Ocean & Coastal Management, Volume 95, July 2014, Pages 264–281
By Pravin D. Kunte, Nitesh Jauhari, Utkarsh Mehrotra, Mahender Kotha, Andrew S. Hursthouse, and Alexandre S. Gagnon
- A Coastal Vulnerability Index (CVI) is developed using eight risk variables.
- The data from conventional and remote sensing sources were processed using GIS.
- Socio-economic data supplemented the geologic and physical risk variables.
- The CVI was used to assess the vulnerability of the coast of Goa, India.
- The vulnerability map depicts the coastal zones most at risk to multiple hazards.
“The state of Goa in West India has a 105 km long coastline with beaches and cultural heritage sites of significant importance to tourism. The increasing incidence of tropical cyclones in the Arabian Sea in recent decades and the devastating impacts of the December 2004 tsunami in India stressed the importance of assessing the vulnerability of coastal areas to flooding and inundation, notably in view of climate change induced sea-level rising (SLR). This study aims to develop a Coastal Vulnerability Index (CVI) for the state of Goa and to use this index to examine the vulnerability of the different administrative units of the state, known as talukas. This is accomplished by using seven physical and geologic risk variables characterising the vulnerability of the coast, including historical shoreline change, rate of relative sea-level change, coastal regional elevation, coastal slope, mean tidal range, significant wave height, and geomorphology using conventional and remotely sensed data, in addition to two socio-economic parameters: population and tourist density data.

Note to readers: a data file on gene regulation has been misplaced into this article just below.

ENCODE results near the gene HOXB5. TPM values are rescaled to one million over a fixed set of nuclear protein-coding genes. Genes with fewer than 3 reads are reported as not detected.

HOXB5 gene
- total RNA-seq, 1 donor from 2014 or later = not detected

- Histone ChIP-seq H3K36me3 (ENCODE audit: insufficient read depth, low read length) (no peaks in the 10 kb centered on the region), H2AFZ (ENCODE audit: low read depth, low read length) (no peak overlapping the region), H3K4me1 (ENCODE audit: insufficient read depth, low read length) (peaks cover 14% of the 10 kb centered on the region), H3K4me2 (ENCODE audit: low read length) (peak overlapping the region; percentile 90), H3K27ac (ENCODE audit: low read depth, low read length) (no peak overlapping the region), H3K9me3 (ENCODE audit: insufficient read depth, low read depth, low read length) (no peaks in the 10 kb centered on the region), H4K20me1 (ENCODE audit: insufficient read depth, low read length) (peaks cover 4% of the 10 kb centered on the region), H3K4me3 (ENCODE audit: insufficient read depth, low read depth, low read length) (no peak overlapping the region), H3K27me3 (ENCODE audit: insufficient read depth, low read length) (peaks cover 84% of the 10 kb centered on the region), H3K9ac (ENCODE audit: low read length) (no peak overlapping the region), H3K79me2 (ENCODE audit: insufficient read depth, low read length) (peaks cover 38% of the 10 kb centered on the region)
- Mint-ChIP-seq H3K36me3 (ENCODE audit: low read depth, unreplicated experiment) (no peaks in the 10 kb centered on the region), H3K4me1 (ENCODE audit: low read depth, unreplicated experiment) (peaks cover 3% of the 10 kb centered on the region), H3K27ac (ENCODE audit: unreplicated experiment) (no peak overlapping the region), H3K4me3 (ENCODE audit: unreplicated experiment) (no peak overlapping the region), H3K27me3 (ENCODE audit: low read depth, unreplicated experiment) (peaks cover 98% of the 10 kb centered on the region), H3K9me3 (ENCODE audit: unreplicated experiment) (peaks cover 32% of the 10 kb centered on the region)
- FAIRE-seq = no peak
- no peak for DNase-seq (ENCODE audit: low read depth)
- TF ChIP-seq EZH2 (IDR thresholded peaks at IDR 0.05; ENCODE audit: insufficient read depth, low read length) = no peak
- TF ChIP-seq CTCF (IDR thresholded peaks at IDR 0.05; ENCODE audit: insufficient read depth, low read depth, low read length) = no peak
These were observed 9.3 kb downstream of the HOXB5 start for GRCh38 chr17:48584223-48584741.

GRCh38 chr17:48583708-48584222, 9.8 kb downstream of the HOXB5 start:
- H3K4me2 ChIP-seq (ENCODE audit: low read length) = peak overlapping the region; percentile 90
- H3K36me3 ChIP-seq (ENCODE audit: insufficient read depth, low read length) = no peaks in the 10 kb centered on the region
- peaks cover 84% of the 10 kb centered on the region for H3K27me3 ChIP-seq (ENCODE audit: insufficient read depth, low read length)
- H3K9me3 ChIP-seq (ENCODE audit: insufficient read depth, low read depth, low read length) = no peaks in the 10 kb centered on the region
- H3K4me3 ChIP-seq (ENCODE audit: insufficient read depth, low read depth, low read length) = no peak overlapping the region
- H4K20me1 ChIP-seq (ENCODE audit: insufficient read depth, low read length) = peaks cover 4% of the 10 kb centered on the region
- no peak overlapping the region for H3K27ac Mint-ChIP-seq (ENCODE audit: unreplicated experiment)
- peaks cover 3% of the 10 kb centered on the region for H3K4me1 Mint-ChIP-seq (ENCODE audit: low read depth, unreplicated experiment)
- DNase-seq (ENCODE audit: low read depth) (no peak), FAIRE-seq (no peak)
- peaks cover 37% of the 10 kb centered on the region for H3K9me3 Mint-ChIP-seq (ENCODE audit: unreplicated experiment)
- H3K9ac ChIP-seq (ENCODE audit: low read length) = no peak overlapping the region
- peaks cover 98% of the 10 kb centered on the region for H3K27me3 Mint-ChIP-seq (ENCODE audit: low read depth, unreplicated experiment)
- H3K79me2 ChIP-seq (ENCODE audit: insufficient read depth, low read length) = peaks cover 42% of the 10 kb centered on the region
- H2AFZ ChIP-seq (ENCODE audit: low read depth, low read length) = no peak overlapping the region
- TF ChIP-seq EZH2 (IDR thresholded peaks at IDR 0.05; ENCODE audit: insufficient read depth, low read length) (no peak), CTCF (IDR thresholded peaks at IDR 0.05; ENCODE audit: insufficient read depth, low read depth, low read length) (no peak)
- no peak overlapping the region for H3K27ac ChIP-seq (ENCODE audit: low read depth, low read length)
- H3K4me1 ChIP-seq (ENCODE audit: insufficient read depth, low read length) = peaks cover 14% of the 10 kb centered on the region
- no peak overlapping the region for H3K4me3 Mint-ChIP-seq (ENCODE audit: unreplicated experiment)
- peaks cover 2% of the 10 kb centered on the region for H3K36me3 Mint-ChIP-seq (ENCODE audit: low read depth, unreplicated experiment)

“Using a composite CVI based on those relative risk variables, each of the seven coastal talukas was categorised according to its vulnerability. The resulting vulnerability map depicts the talukas that are the most and least vulnerable to erosion, flooding and inundation of coastal lands, and that the inclusion of socio-economic parameters influences the overall assessment of vulnerability. This study provides information aimed at increasing awareness amongst decision-makers to deal with disaster mitigation and coastal zone management, and is a first step towards prioritising areas for climate change adaptation in view of the projected SLR and increased storminess.”